09039-21 Sadler v Mail Online

    • Date complaint received

      19th May 2022

    • Outcome

      No breach - after investigation

    • Code provisions

      1 Accuracy, 12 Discrimination

Decision of the Complaints Committee – 09039-21 Sadler v Mail Online

Summary of Complaint

1. David Sadler complained to the Independent Press Standards Organisation that Mail Online breached Clause 1 (Accuracy) and Clause 12 (Discrimination) of the Editors’ Code of Practice in an article headlined “DOZENS of migrants on an over-loaded dinghy are caught on video streaming into Kent as a record 482 cross the channel in one day - bringing the total to 10,222 this year”, published on 5 August 2021.

2. The online article reported on the Channel migrant crisis. The article contained a short video clip showing the “moment an 'overloaded' dinghy rammed with migrants landed in Kent before the group of men, women and children posed for selfies on the beach on a day where a record 482 people crossed the Channel illegally.” It also reported the comments made by the MP for Dover and Deal, who said there had “been more than 10,000 illegal crossing” in 2021. The article went on to describe the various, separate crossings that had occurred on the day in question, reporting that a group of men “appeared to be from the Middle East”.

3. The complainant said the article was inaccurate and misleading, in breach of Clause 1 (Accuracy). He said that it was not illegal to cross the channel in the manner reported in order to claim asylum. There was no evidence of the asylum status of the people referred to in the article, and so it was inaccurate to say that they had crossed the channel “illegally”.

4. The complainant also said the article breached Clause 12, as he considered that it included irrelevant reference to the ethnicity of some of those completing the journey across the English Channel.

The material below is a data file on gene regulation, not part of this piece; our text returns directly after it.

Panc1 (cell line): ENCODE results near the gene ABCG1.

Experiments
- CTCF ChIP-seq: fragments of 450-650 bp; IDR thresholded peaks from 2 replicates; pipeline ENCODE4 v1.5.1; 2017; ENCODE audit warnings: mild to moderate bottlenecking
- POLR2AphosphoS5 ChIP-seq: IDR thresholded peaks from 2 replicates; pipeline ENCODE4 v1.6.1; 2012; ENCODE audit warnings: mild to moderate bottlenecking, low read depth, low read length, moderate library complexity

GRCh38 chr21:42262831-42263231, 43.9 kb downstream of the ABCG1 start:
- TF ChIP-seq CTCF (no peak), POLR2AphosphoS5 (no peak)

5. The publication did not accept that it had breached the Editors’ Code. It said that the article did not determine, or seek to determine, the asylum status of the individuals involved; there was no evidence of their asylum status and the article made no comment on this. Rather, the article had described the manner in which they had entered the UK as “illegal”. Though the publication accepted that individuals may upon arrival to the UK be able to claim for asylum and as a result would not be penalised for entering the country illegally, it argued that the illegality of small boat crossing was beyond dispute. It said the article was reflective of UK Legislation and mirrored the position of the Home Office, noting that section 24 of the Immigration Act 1971 stated that for a non-British citizen to enter the UK without leave was an offence. In such circumstances, and where it was accepted that the crossings were not authorised by the UK Government or that the individuals using this method of entry to the UK were not British citizens, the publication said the article was not inaccurate or misleading to describe the method of entry as “illegal”.

6. The publication added that the terms of Clause 12 were not engaged by the complainant’s concerns. It said that this Clause related to prejudicial, pejorative, and/or irrelevant references to an individual’s characteristic, and did not apply to groups or categories of people.

7. While the complainant acknowledged the legislation cited by the publication stated that entry into the UK in the manner described in the article was illegal, he noted that the publication had failed to recognise that no crime had been committed if the migrant submitted to an asylum interview. Therefore, in order for the publication to accurately describe the manner of entry into the UK as “illegal”, it would need to know that the migrants would not submit to such an interview. It could not possibly know this information.

8. The Committee noted the terms of Article 31 of the UN Refugee Convention:


1. The Contracting States shall not impose penalties, on account of their illegal entry or presence, on refugees who, coming directly from a territory where their life or freedom was threatened in the sense of article 1, enter or are present in their territory without authorization, provided they present themselves without delay to the authorities and show good cause for their illegal entry or presence.

and section 31 of The Immigration and Asylum Act (1999) which states that:

Defences based on Article 31(1) of the Refugee Convention.